“We know of all the issues overseas with the wars going on. The Bruins will be going out and finding 30 businesses, or anyone who wants to, and asking for a $100 donation. With this money, we have made 30 clothes hampers and they will be donated to refugees who have arrived in Camrose from Ukraine and other areas of the world. If you are interested in donating to one of the clothes hampers email camrosebruins@gmail.com or call 780-608-6858.”

Kodiaks douse Drumheller in shootout

By Murray Green

Camrose Kodiaks snapped a five straight losing steak in the Alberta Junior Hockey League (AJHL) with a 3-2 victory over the Drumheller Dragons in a shootout on November 16.

Camrose came out fired up with Ethan Short (7) and Rhett Miller (3) scoring in the first period. Drumheller scored once in the first and again in the third to force overtime. After no scoring in the overtime Myles Gauld netted the winner in the shootout.
Goalie Charlie Zolin stopped 28 of 30 shots he faced. Camrose recorded 22 shots on goal.

The Kodiaks lost 5-2 in Bonnyville on November 18. The Pontiacs scored the first three goals of the game to set the pace.

In the third, the Kodiaks got on the scoreboard when Blake Green found the net for his first of the season. The Pontiacs drove one home before Levi Carter (6) replied for the Kodiaks.

Goalie Zolin turned away 27 of 31 shots directed his way. Camrose recorded 35 shots on goal.

Camrose dropped a tough 2-1 contest to Grande Prairie on November 19.

After a Storm tally, defenceman Lucas Lemieux (5) tied the game until the second period when Grande Prairie went up for good with a goal.

Goalie Elliot Pratt stopped  15 of 17 shots directed his way, while Camrose recorded 31 shots on goal.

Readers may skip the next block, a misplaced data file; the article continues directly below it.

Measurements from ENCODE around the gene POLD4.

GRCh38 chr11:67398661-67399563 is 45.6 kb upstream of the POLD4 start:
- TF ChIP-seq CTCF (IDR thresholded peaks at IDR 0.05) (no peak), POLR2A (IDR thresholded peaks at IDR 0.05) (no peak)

The Kodiaks are at home against Olds on December 1, Sherwood Park on December 5, Brooks on December 9 (6 p.m.), Spruce Grove on December 17 (2 p.m.) and Drayton Valley on December 19 to round out home games this year. Game times are usually 7 p.m.
Bear facts

Camrose, get ready to toss your bears! The annual Teddy Bear Toss (and toques, mittens, soft toys) will be held on December 1 at 7 p.m. against Olds.

The bears are tossed to the ice after the Kodiaks score their first goal of the game. If you have item that shouldn’t be tossed onto the ice, bins will be in place around the arena to leave your donations.
8 cchs clue play

Clue, the ultimate whodunnit mystery

Mrs. Peacock (Sophia D’Eschambeault), Professor Plum (Emmanuel Pastolero) and Mr. Green (Kaydince Drever-Swann) search the library for clues on who murdered who in the École Camrose Composite High School’s version of Clue.

By Murray Green

The École Camrose Composite High School drama department will be presenting the play Clue: High School Edition at the Jeanne and Peter Lougheed Performing Arts Centre on Friday, December 1 and Saturday, December 2 at 7 p.m. both days and a special matinee on December 2 at 2 p.m.

The play is based on the 1985 Paramount movie, which was inspired by the classic Hasbro board game, Clue is a hilarious farce-meets-murder mystery.

“I grew up playing Clue with my father, so this is a special thing for me, then watching the movie, now I get to act in it. It ties me to my childhood,” said Kaydince Drever-Swann, Grade 10 student.

“Ironically, when I played Clue when I was little, I always played Mrs. Peacock which is funny because I’m playing the character and that makes me happy to bring the nostalgia out,” said Sophia D’Eschambeault, Grade 12 student.

“I liked playing the game a lot when I was younger, with my cousins. I never knew there was a movie or a play about it. The play has fun and mystery,” said Emmanuel Pastolero, Grade 11 student.

All three students agreed they were already typecast into their characters and it was no surprise as to who they were playing.

Mr. Green is a timid, yet officious, rule follower. He’s a bit of a klutz and awfully anxious.

“Mr. Green is nervous and anxious, wrings his hands a lot and jumpy. I’m a very jumpy person and I get nervous a lot, the character is fitting,” said Kaydince, about the Mr. Green character.

Mrs. Peacock is a church-going wife of a senator. A bit batty, neurotic and quick to hysteria.

“I’ve been known to be hysterical, a little over the top and all over the place, so my role is fitting,” said Sophia, about her Mrs. Peacock character.

Professor Plum is an academic Casanova who woos women with his big…brain.

“I talk to a lot of girls, let’s just leave it at that,” laughed Emmanuel, about his Mr. Plum character.